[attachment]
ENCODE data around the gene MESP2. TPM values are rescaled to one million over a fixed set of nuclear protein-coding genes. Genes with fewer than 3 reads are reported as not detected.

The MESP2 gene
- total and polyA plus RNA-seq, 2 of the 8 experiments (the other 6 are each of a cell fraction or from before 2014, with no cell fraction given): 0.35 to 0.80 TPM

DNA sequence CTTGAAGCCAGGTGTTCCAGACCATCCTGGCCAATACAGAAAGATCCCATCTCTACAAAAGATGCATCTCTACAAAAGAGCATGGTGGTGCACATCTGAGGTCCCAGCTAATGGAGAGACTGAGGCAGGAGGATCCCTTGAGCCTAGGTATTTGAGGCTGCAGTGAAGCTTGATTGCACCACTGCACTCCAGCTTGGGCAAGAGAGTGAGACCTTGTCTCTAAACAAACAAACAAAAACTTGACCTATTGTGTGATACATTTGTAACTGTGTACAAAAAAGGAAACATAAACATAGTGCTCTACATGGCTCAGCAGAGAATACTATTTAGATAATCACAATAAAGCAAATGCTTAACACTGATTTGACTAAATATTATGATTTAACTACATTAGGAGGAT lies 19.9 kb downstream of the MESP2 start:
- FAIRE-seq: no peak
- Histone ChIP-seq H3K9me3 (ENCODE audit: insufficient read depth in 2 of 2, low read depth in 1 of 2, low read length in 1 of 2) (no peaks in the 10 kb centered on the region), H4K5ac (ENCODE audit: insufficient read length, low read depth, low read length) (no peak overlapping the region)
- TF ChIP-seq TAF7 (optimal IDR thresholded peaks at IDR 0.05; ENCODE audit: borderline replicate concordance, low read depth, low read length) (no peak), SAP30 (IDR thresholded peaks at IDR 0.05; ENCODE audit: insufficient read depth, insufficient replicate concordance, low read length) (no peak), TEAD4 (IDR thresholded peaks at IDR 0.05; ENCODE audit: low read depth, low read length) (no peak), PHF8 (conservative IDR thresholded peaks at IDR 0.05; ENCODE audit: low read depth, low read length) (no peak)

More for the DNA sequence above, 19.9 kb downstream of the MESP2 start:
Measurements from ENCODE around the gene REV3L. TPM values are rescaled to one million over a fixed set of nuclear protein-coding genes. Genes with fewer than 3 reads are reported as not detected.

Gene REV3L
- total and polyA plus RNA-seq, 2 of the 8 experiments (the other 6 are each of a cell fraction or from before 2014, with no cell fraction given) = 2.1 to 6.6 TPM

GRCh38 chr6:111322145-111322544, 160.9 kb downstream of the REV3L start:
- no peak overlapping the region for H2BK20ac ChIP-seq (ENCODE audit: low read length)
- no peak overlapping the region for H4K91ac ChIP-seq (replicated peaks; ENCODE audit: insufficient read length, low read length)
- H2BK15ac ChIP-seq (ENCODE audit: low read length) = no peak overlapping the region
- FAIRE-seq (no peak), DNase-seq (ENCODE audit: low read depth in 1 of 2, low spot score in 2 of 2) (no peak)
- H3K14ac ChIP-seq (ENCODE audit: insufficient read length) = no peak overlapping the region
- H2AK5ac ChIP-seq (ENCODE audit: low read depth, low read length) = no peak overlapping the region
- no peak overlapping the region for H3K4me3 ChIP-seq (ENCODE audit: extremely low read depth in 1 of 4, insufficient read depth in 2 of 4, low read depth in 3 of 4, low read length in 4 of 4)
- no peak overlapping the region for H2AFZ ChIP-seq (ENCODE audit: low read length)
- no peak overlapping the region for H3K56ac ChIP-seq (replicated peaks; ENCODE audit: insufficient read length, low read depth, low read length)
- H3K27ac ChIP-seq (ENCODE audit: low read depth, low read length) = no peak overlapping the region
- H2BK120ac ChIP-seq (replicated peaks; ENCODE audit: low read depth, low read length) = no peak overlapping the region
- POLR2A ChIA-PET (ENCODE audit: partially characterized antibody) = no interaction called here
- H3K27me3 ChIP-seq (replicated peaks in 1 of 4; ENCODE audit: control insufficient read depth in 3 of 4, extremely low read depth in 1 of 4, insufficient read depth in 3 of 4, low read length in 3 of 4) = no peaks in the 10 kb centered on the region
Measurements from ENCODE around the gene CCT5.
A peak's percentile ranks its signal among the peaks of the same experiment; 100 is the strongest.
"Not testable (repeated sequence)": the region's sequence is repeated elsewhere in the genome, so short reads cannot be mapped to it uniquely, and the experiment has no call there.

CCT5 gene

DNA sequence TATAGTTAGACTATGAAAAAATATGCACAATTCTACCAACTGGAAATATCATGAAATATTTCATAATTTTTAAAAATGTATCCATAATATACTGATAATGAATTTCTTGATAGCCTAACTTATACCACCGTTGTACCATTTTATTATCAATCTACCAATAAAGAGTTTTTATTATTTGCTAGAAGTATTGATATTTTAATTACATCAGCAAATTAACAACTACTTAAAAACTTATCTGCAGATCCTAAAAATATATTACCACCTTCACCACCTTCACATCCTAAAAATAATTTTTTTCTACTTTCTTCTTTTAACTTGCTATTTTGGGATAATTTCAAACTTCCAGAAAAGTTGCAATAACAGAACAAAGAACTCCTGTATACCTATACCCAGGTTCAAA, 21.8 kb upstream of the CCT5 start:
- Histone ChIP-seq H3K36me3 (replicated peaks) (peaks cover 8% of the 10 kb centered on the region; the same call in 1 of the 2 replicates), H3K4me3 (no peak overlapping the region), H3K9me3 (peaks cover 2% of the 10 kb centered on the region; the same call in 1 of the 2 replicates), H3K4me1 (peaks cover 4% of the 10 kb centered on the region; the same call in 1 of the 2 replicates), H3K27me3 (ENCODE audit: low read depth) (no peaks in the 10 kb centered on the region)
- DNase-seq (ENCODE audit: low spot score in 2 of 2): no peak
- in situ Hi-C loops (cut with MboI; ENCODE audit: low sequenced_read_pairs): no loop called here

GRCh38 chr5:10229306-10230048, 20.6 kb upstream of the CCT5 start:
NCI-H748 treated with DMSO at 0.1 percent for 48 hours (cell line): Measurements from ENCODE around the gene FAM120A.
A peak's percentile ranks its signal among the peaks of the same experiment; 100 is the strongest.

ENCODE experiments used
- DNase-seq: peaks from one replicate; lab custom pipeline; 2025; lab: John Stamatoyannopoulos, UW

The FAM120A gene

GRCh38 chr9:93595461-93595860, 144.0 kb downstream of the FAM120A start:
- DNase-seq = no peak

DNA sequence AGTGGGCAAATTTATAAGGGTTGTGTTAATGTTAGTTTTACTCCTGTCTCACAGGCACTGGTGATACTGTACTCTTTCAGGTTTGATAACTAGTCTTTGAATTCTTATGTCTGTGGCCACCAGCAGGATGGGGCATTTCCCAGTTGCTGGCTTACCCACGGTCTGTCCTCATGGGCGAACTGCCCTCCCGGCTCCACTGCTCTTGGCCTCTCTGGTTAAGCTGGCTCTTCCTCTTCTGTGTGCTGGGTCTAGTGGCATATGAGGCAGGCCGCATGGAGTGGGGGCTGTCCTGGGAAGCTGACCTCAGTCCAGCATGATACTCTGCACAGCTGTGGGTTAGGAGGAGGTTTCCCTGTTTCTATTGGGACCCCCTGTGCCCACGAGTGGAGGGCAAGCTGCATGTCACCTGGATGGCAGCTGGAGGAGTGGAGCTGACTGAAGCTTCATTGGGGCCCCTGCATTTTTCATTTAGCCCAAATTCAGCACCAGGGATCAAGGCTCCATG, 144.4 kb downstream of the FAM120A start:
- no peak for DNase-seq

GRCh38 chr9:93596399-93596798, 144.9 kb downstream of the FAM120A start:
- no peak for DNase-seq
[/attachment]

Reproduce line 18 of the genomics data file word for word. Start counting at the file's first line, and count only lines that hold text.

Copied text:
- H2AK5ac ChIP-seq (ENCODE audit: low read depth, low read length) = no peak overlapping the region